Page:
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Famous names from mystery artist

By Neil Prior
BBC News

Gladys Williamson poster for bananas
Gladys Williamson was commissioned to promote brands in the early 1930s

If Gladys Williamson is not a name which immediately springs to mind when recounting cutting edge Welsh artists, don't worry.

Because until recently, not even the experts knew a lot about her.

Yet, 70 years after they were produced, 50 of the originals of her advertising posters from the art deco age are the talk of collectors in north Wales.

They are also among pieces being auctioned on Saturday in Colwyn Bay, including works by Sir Kyffin Williams.

David Rogers-Jones, of auctioneers Rogers-Jones and Co, said despite working to promote famous brands in the 1930s, such as Dunlop, MG Cars, Great Western Railways and Fyffe's Bananas, "incredibly very little is known about the artist herself."

Gladys Williamson
It sadly seems as though she didn't like to talk about how successful she'd been during the 1930s
David Rogers-Jones, auctioneer

The artist spent most of her life in Bontuchel, Denbighshire, but her work is from a period before then.

Mr Rogers-Jones added: "Judging by her high-profile commissions, she must have been extremely well thought of at the time, but after the war she seems to have been totally forgotten about.

"The posters on sale were bequeathed to her friends and neighbours in Bontuchel after her death, and as far as we can make out, this is the first time they've seen the light of day in 70 years."

It is thought that she studied at Liverpool Art College some time during the late 1920s or early 1930s. A 1931 certificate from the Royal Drawing Society is among the lots on sale on Saturday.

After that it seems she went to London to work at an exclusive fashion house. Dresses in the royal collection, made for Princess Marina and Queen Mary during the period bear her name as designer.

This must also have been her most successful time as a graphic designer in advertising. However, in the middle of the 1930s, seemingly at the height of her career, she left to live in the Netherlands.

Part of the National Eisteddfod poster for 1935, with a very modern style
Part of the National Eisteddfod poster for 1935, with a very modern style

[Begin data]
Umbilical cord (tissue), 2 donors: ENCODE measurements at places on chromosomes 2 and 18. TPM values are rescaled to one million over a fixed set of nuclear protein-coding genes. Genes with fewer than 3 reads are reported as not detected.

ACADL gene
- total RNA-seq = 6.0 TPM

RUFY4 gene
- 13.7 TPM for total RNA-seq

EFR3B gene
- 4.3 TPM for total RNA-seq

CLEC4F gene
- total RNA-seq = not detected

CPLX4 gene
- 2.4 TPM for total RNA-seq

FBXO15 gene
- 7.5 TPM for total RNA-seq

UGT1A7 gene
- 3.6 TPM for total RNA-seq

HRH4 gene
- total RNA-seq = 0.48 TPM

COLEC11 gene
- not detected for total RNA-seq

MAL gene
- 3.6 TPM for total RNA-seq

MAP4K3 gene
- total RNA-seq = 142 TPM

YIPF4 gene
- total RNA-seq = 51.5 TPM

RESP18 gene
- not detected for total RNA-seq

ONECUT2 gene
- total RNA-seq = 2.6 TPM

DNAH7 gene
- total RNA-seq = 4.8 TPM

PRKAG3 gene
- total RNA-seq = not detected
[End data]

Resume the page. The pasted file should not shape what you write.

Williamson herself said little publicly about the period in later life.

"We have a body of work stretching from 1931 through to roughly 1936, though it would appear nothing after that," said Mr Rogers-Jones.

"This would seem to correspond with when her neighbours say she mentioned moving to the Netherlands. However, why she went, and why she didn't continue drawing is somewhat of a mystery, I'm afraid."

After the outbreak of World War II, the details of her life become clearer.

In 1939 she returned home to Ruthin, where she spent the war years working as a logger, operating the crane which can be seen to this day outside of Ruthin Craft Centre.

'Cutting-edge style'

It was here that she met her husband, coal and timber merchant Peter Rennie. They married in 1947, and settled in Bontuchel, where she lived until her death in 2007, aged 93.

"Gladys it seems was an extremely modest lady, but popular in her home town," said Mr Rogers-Jones.

An ad poster for Naval Crackers
Nautical but nice: An advertising poster for Naval Crackers

"Her friends only had to look at the intricate tapestries and beautiful glazed tiles around her house to appreciate what a talented artist she was, although it sadly seems as though she didn't like to talk about how successful she'd been during the 1930s."

Frustrating as the lack of information about her intriguing life undoubtedly is, the mystique surrounding her work certainly has not harmed its value.

Rogers-Jones and Co originally estimated that the 50 posters would collectively fetch £1,000 when they go under the hammer although such has been the interest, that the estimates have risen by as much as tenfold.

"I wouldn't say that I have a particular favourite," said the auctioneer.

"Fyffe's Bananas have been very keen to see their poster, as they're celebrating their centenary this year.

"Perhaps one of the most fascinating and incongruous is a poster for the 1935 National Eisteddfod in Caernarfon. It's peculiar to see an event steeped in so much history and tradition, advertised in what was at the time, such a cutting-edge style."

"It just goes to show, in this profession, as soon as you think you know all there is to know, something will come along and make a fool of you - and long may it continue to do so."



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